The U.S. will increase baby formula imports as part of an effort to ease a nationwide shortage, senior Biden administration officials said on Thursday. The scarcity of formula was triggered in part by the closure of a Michigan manufacturing plant after two infants who consumed its products caught bacterial infections and died. The Food and Drug Administration will announce specific actions to boost formula imports in the coming days, the officials said. The announcement followed a meeting at the White House between President Joe Biden and executives from infant formula manufacturers and retailers including Target, Walmart and Nestlé's Gerber. Administration officials said Mr. Biden has also asked the Federal Trade Commission to use its power to monitor reports of price gouging amid the shortage, and for the Justice Department to work with state attorneys general to deal with predatory behaviour by retailers. 
Tapestry predicts China troubles will start to ease over summer
Coach parent company Tapestry saw its shares rise nearly 16% on Thursday, after the retailer said it expects lockdowns in China to lift in the months ahead. Greater China revenue for Tapestry is expected to decline 35% in the fourth quarter, assuming lockdowns in Shanghai end at the start of June. That pushed the company to lower its full-year profit projection to $3.45 per share, from a prior estimate of $3.60-$3.65 per share. However, chief executive Joanne Crevoiserat said the company expected a gradual recovery in the market and was well-positioned to drive growth. "The Chinese consumer is incredibly resilient, we've seen that throughout the pandemic," she said. In the third quarter, which ended April 2nd, Tapestry's adjusted earnings came in at 51 cents per share, on revenue of $1.42bn. Analysts had been looking for earnings per share of 41 cents on sales of $1.42bn, according to a Refinitiv survey. Sales in North America rose 22% in the quarter from a year earlier, fully offsetting a mid-teens decline in China, the company said. Tapestry has tried to protect its margins against higher raw material costs by raising prices, and says it believes there is room for further increases. "While core customers at all Tapestry brands are affected by inflation their income and financial profile means they can cope with its impacts much better than the average consumer", commented GlobalData managing director Neil Saunders.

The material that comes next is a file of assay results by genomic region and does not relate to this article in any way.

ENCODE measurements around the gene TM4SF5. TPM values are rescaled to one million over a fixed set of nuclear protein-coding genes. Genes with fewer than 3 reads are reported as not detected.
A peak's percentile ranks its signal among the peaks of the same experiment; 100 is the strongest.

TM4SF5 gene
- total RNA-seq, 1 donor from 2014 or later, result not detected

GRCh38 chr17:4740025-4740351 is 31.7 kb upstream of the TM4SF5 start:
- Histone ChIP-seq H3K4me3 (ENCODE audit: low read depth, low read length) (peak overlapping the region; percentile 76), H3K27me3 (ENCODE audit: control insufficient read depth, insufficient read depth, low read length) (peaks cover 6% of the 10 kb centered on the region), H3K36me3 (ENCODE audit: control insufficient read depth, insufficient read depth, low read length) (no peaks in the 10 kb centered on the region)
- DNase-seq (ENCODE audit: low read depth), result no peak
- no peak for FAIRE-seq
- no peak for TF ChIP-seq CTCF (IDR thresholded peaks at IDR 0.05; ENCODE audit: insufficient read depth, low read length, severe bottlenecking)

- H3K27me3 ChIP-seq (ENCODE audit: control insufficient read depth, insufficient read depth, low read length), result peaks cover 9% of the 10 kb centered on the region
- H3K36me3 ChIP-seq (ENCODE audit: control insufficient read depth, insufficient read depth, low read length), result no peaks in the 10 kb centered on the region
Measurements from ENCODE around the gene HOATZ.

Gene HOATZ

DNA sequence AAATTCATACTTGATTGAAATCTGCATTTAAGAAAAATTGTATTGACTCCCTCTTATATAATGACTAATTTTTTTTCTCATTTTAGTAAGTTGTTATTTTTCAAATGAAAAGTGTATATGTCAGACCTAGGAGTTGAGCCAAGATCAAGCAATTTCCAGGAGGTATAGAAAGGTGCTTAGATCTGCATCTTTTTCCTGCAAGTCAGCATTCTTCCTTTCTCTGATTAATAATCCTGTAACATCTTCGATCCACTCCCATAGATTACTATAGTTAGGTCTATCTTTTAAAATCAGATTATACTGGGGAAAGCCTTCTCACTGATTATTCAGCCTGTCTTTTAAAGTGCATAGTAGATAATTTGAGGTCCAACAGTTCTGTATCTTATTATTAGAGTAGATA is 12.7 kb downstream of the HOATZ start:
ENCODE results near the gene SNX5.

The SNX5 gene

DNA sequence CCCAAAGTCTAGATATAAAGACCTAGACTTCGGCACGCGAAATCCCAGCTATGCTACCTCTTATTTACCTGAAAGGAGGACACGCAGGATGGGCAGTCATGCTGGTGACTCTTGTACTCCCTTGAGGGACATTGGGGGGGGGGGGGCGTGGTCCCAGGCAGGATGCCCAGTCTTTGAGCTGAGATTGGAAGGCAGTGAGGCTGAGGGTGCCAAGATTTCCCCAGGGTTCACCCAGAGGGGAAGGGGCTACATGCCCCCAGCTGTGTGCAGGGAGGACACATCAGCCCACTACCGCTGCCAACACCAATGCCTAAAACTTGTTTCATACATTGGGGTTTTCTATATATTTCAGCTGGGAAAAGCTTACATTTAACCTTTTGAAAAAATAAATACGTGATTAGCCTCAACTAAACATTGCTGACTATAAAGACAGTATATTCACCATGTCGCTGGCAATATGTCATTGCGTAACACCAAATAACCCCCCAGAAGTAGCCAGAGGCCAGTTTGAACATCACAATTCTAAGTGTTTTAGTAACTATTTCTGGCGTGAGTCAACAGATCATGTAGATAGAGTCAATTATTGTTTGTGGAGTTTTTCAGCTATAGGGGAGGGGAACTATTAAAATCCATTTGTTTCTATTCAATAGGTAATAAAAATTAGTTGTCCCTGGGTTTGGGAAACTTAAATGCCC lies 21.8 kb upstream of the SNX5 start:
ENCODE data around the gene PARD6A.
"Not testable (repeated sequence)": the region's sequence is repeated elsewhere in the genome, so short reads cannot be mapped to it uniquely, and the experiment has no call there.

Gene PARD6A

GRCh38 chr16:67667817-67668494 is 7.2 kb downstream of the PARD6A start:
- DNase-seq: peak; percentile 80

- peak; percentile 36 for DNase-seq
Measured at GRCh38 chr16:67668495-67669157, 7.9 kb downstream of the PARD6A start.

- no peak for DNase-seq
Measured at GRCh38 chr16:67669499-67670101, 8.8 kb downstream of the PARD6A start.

Dubai becomes a haven for wealthy Russians fleeing sanctions
Dubai has emerged as a haven for wealthy Russians fleeing the impact of western sanctions over the war in Ukraine. Russian billionaires and entrepreneurs have been arriving in the United Arab Emirates (UAE) in unprecedented numbers, business leaders told the BBC. The UAE has not put sanctions on Russia or criticised its invasion of Ukraine, and is also providing visas to non-sanctioned Russians while many Western countries have restricted them. Virtuzone, which helps companies to set up operations in Dubai, has seen a huge surge of Russian clients. "We are receiving five times more enquiries from Russians since the war began," said chief executive George Hojeige, adding "They are worried about an economic meltdown that's coming. That is why they are moving here to secure their wealth."